Flavors: Corn Husk, Popcorn, Toasted Rice

Preparation
160 °F / 71 °C 0 min, 30 sec 1 tsp 4 OZ / 120 ML

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90

Picked this up from a Steepster stash sale and it turned out to be a good one. Being a flavored milk oolong, the milkiness is definitely assertive but not cloying or fake. The tea has a pleasant aroma of cream and dairy. Taste matches the aroma exactly. A soothing, creamy milk flavor that lasts through many steeps. Eventually the milkiness fades into the background and the tea becomes fruity and sweet.

The milk flavor is natural and doesn’t clash with tea’s own flavor. Not much else left to say except this a simple yet incredibly smooth and delicious tea.

Flavors: Cream, Milk

Preparation
205 °F / 96 °C 0 min, 45 sec 3 g 3 OZ / 100 ML
Daylon R Thomas

Where can I access the stash sale, or future sales if I missed that one?

Evol Ving Ness

Daylon, there’s a thread here on Steepster where people post what they want to sell from their stash.

Daylon R Thomas

Duh, in the conversations. I’ve tried using it before last year.

LuckyMe

It’s in the Stash Sales thread. I bought this one from tea-sipper, I think

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77

Can’t quite decide how I feel about this tea. It tastes different every time I steep it. The first time I tried it, it was very citrusy like orange dish soap with lemongrass and a bit of earthiness. Tonight, it veered more toward floral. Strong rose and chrysanthemum tones. I think the flavor is determined by the random mix of ingredients you get when scooping out the tea.

I got about 3 steeps out of this tea. The flavor largely fades after the initial infusion leaving behind just the chamomile in subsequent steepings. A decent caffeine-free herbal but nothing to write home about.

Flavors: Citrusy, Earth, Lemongrass, Orange, Rose

Preparation
Boiling 2 min, 0 sec 1 tsp 5 OZ / 150 ML

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82

Backlog.

This one tastes like a darjeeling or bug bitten oolong crossed with a Chinese black tea. A pleasant cherry like fruity aroma greets you upon opening the packet. The tea opens up with lots of wood and a little chocolate and malt in the background. The chocolate becomes more pronounced as the steeps progress and the woodsy notes soften to smooth out the flavor.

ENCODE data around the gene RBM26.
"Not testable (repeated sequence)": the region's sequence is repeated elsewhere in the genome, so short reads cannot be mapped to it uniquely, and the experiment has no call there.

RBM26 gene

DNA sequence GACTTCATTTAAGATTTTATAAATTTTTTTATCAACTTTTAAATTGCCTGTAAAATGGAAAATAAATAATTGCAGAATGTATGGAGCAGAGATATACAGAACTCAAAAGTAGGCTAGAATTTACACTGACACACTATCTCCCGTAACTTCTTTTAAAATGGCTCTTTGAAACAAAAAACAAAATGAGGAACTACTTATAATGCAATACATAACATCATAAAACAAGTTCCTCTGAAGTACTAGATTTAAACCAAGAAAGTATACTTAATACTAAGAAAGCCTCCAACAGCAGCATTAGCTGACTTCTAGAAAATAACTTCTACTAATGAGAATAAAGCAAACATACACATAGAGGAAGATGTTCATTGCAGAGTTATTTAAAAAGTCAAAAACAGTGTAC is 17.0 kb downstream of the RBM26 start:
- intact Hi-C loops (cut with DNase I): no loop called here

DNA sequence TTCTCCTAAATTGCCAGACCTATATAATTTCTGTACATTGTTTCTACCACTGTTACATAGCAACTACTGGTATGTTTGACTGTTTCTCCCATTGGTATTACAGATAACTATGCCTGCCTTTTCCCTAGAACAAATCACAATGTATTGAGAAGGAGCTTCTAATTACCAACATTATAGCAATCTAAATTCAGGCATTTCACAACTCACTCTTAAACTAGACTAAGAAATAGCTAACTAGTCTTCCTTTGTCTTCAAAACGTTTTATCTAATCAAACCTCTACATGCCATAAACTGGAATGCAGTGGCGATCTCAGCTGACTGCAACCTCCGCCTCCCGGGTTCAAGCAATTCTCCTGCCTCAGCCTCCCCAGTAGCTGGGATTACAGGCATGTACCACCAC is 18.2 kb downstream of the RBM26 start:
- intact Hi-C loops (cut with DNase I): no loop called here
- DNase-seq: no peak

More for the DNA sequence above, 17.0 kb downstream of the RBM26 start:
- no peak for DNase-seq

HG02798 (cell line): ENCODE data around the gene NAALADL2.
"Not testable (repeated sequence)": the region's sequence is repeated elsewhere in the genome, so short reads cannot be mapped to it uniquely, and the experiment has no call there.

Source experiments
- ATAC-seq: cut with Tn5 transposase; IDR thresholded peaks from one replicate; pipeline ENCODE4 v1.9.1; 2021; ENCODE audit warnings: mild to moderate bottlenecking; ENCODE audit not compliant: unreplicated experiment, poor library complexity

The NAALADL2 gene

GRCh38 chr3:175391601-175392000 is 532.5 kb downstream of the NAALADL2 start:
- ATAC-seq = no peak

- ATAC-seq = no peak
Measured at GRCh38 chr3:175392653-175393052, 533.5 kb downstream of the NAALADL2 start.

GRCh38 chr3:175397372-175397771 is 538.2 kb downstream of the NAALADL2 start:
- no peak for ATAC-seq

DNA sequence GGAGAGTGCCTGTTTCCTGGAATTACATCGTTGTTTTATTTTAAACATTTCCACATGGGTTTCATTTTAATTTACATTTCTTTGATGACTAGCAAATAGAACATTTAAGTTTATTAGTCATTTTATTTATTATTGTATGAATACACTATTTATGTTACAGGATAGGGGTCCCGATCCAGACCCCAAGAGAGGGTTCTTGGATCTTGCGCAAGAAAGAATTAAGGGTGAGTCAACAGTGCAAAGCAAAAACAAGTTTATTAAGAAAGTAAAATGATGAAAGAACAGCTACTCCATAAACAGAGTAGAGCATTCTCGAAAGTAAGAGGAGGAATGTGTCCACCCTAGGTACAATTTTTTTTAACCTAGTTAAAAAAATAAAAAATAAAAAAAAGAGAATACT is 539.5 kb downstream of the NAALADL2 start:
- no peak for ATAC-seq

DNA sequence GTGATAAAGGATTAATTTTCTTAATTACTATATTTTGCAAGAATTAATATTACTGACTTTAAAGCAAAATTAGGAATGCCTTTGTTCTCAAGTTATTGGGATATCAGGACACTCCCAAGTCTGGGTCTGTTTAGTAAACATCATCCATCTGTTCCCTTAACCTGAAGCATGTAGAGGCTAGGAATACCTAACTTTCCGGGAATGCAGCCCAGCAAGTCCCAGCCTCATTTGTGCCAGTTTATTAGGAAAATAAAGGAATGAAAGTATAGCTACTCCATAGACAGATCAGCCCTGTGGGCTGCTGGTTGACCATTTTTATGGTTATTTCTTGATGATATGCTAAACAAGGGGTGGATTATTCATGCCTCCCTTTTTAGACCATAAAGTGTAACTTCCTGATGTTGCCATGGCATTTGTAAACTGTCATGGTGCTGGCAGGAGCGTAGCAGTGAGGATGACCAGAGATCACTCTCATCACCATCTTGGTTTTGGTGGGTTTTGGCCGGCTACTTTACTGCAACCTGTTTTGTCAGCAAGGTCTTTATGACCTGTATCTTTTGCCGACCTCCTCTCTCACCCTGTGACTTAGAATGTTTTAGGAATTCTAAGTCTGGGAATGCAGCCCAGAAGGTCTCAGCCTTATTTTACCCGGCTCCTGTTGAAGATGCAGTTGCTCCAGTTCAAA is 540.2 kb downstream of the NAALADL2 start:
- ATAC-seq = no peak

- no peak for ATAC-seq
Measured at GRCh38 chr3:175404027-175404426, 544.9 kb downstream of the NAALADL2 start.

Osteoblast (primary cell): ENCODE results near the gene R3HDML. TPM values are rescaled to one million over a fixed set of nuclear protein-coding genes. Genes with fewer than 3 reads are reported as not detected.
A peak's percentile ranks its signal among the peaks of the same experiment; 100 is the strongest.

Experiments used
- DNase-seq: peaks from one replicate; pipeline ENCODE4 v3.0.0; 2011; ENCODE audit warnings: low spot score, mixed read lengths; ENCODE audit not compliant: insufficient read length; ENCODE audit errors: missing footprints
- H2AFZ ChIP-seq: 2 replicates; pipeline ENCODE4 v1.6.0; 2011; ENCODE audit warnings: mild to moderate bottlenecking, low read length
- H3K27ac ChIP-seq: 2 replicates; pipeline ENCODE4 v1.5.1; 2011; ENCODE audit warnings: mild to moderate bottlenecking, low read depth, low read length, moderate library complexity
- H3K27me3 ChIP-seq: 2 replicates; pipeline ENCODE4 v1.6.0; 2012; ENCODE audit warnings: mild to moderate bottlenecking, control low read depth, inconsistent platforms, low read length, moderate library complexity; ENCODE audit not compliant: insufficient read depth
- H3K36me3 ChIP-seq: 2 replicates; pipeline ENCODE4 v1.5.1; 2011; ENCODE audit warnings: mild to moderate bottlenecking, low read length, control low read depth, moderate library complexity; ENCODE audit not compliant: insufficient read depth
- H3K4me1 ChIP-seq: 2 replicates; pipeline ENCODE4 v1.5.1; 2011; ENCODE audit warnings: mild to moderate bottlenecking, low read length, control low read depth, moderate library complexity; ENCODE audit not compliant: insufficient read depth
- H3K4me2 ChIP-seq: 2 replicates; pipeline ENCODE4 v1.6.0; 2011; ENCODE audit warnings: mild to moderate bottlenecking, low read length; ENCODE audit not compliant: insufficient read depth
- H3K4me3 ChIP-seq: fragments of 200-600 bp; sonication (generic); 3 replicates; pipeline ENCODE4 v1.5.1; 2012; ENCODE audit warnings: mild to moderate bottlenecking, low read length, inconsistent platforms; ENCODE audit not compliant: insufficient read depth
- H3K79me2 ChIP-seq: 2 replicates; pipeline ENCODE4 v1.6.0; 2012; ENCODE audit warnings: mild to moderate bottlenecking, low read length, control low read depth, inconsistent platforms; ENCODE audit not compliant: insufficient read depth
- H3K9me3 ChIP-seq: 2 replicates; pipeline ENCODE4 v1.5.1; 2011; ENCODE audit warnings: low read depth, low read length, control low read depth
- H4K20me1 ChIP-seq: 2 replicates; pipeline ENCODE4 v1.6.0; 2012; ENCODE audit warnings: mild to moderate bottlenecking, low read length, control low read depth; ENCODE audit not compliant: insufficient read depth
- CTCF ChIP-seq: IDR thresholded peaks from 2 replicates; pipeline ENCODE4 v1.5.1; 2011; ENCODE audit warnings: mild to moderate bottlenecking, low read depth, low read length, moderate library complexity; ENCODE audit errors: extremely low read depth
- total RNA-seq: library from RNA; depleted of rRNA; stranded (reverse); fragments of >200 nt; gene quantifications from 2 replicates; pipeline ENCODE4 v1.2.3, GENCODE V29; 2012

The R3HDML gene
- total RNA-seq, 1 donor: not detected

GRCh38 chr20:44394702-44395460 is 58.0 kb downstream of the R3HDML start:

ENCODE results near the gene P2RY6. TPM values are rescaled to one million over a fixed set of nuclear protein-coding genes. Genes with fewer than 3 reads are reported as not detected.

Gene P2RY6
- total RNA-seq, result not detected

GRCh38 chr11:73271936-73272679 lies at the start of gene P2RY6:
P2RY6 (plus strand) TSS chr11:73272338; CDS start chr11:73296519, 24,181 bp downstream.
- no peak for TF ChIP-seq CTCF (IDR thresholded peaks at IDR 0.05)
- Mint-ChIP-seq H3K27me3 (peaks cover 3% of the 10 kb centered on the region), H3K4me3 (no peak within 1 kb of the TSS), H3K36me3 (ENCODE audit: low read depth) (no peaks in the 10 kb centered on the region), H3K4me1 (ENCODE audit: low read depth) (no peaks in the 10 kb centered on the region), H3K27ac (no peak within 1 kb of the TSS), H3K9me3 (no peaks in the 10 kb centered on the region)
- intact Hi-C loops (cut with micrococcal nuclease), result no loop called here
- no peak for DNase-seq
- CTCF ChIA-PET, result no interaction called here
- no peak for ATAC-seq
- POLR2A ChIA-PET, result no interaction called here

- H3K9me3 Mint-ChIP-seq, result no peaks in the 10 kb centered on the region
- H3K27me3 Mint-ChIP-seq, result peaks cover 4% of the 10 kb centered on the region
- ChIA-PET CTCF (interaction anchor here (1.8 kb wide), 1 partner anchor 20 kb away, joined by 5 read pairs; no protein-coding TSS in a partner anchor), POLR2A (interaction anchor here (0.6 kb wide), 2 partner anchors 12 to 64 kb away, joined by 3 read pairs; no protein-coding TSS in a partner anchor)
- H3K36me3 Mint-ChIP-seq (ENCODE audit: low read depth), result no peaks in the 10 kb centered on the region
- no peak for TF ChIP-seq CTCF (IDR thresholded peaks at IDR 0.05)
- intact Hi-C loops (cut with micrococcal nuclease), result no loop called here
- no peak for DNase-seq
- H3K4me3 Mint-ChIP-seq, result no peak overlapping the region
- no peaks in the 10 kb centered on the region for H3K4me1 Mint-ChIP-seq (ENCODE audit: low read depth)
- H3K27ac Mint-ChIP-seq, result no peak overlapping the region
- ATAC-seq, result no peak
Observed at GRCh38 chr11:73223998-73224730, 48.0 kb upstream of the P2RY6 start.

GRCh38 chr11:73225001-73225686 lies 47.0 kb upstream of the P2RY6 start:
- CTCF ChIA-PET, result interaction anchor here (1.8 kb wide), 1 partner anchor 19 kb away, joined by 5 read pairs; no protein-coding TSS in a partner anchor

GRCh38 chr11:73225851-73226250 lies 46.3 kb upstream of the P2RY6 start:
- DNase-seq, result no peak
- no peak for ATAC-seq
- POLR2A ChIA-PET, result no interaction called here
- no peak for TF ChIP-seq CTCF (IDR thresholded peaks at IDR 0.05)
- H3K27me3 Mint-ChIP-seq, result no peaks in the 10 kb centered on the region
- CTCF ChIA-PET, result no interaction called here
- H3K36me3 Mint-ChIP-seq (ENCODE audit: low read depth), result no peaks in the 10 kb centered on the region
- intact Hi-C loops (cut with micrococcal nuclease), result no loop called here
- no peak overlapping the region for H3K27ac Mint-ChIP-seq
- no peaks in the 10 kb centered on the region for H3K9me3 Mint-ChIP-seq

I recommend gongfu brewing this one. Western steeping brings out a nice dark red color but loses its nuances and some chocolatey goodness.

Flavors: Cherry, Chocolate, Wood

Preparation
205 °F / 96 °C 0 min, 30 sec 3 g 5 OZ / 160 ML

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87

As much as I love green oolongs, every once in a while I need to switch things up a bit with a baked tea. Most dark oolongs are too roasty for me but light baked teas such as this one fit the bill perfectly: green with a warming personality

The first whiff of the dry leaf reminded me of cream and butterscotch. Wet leaf had a toasted nuts scent to it. It was too roasty gongfued so I steeped it western style and grandpa with good results. First steep was light bodied but very sweet with notes of honey and baked bread. Second steeping brought out toasted barley, nuts, and caramel. Starting with the third steep, the tea begins exhibiting a greener character. The baked flavor diminishes and eventually disappears by the 5th steep leaving a mellow fruity flavor behind.

Overall, this was a satisfying tea without the heavy char you typically see in dark oolongs. I enjoyed its sweet, caramelized nuts flavor but wished it had some more depth and the florals of BTTC’s light baked Alishan. Also the gradual transition from dark to green doesn’t happen as smoothly as the BTTC tea.

Flavors: Baked Bread, Butterscotch, Caramel

Preparation
205 °F / 96 °C 2 min, 0 sec 2 g 4 OZ / 120 ML

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Profile

Bio

Fell into tea years ago, and for a long time my experience was limited to Japanese greens and a few flavored teas. My tea epiphany came a few years ago when I discovered jade oolongs. That was the gateway drug to the world of fine tea and teaware.

With the exception of a handful of lightly scented teas, I drink mostly straight tea. I love fresh green and floral flavors and as such, green tea and Taiwanese oolongs will always have a place in my cupboard. After avoiding black tea my entire life, Chinese blacks are beginning to grow on me. I’ve dipped my toe into a few puerhs now but it’s still relatively new territory for me. I also enjoy white tea and tisanes but reach for them less frequently.

Other non-tea interests include: cooking, reading, nature, MMA, traveling when I can, and of course putzing around on the interwebs.

Location

Chicago